In the first official meeting of the Junta, the topics of discussion were energy and China.
I led the discussion of energy. The future lies in determining a new way to power our society, not only in this country but in the world. Specific to my argument, however, is that the United States must build a new energy infrastructure as a point of national security. So that we can stop sending money abroad where it enriches others, and start spending it at home, creating jobs for Americans. So that if and when the well runs dry, we’ll be able to keep the lights on.
It has taken only 100 years or so for oil to be discovered, harnessed, glorified, vilified. How long before it is abandoned? Before it runs out? If oil were to expire tomorrow, the US would cease to be a superpower. Think about the fueling needs of the US military alone.
Clearly, though, oil is the power of the present. As is coal, which is responsible for 50% of America’s electricity. Environmentally, these are both disasters, but in terms of security, coal is fine. We have plenty. Still, it’s a nasty business that pollutes and we should be looking for alternatives.
Alternative energy is bound to be a huge market, probably even a bubble – or several bubbles. One of those is probably biofuels like corn-based ethanol. Most of what I’ve read says that it costs more energy to grow the corn and convert it to ethanol than the ethanol actually puts out in the final usage. James Lovelock wrote that there isn’t enough arable land on the planet to produce enough biofuel to power the US transportation sector – just the planes, trains and automobiles of one country.
T. Boone Pickens’s plan was brought up, and someone mentioned that his idea to use natural gas as a bridge fuel is not solving the problem. This is true from an environmental standpoint, but I believe it does help us move away from a dependence on religious extremists. I like Pickens’s contention that “America is the Saudi Arabia of wind power.” But somebody also mentioned the problem with wind power: transmission. New power lines need to be built to take the energy from the plains states to the coasts, and nobody wants power lines running through their yard, even if they are willing to put up with 400-ft-tall turbines.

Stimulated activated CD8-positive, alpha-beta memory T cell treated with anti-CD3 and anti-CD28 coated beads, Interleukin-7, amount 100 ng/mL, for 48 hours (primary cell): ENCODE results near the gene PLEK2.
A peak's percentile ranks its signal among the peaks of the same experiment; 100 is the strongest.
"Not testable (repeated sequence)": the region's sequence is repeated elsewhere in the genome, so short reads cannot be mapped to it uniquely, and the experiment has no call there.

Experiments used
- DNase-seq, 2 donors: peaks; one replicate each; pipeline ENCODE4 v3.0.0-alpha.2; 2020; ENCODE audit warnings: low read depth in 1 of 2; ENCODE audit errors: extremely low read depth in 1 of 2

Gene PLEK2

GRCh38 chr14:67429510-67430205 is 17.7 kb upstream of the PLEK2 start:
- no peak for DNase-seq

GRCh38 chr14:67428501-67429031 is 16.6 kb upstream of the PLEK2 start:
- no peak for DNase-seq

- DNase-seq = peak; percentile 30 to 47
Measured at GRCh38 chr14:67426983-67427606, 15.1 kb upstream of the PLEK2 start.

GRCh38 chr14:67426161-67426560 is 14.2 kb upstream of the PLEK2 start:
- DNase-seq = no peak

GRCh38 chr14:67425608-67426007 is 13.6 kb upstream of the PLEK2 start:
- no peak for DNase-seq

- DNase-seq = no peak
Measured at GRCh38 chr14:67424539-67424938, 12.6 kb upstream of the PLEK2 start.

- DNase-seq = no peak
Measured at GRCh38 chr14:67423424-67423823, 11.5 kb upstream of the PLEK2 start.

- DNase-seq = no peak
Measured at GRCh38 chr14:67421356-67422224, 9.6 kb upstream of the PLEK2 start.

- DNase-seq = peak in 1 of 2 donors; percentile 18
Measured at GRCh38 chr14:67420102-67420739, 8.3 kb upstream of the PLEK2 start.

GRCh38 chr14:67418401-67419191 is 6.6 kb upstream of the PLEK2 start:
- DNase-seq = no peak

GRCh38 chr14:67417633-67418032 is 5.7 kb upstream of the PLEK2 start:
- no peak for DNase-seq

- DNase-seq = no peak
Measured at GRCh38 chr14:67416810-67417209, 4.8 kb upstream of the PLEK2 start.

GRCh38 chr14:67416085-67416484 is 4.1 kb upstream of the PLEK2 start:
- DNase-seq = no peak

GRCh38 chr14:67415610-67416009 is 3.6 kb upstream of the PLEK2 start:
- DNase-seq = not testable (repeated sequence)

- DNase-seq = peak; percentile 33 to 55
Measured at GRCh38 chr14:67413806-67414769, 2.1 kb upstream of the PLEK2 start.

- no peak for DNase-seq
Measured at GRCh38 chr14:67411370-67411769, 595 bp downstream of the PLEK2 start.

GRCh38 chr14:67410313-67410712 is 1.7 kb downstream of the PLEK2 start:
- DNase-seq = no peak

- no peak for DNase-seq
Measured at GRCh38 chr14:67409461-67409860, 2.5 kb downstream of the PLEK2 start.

Some of the notes I took about specific questions we had, as well as some additional info a few lazy Googles turned up:
- Oil industry profits in the 1990s? We had been talking about record profits for the oil companies lately and how it had made them a scapegoat for high gas prices, talk of windfall taxes and whatnot, when someone said that in the 1990s the oil companies weren’t making as much money, that the business is cyclical and that today’s profits had a lot to do with investments made during relatively lean years passed. I didn’t get very far looking into this, mostly because I don’t care how much money they make. I don’t believe in windfall taxes, but I also don’t believe those companies need any subsidies for oil and gas production.
- Who’s using more wind, America or China? Five minutes of research shows me that China has increased its wind power capacity a lot, but I haven’t found how much they actually produce. I found that the US produces 16.8 GW of power through wind, which is about 1% of national energy use. The government believes wind can produce 20% of our energy needs by 2030, but also cites transmission as the major hurdle to be cleared.
- Where is the off-shore border as far as drilling rights go? And where does the power lie between states and the federal government to get at that oil – or indeed anything else in those waters? This one I didn’t even attempt to research, but it could open up a whole new line of thinking as far as who owns the oil in the ground…
I will leave it to Jeremy to summarize his China discussion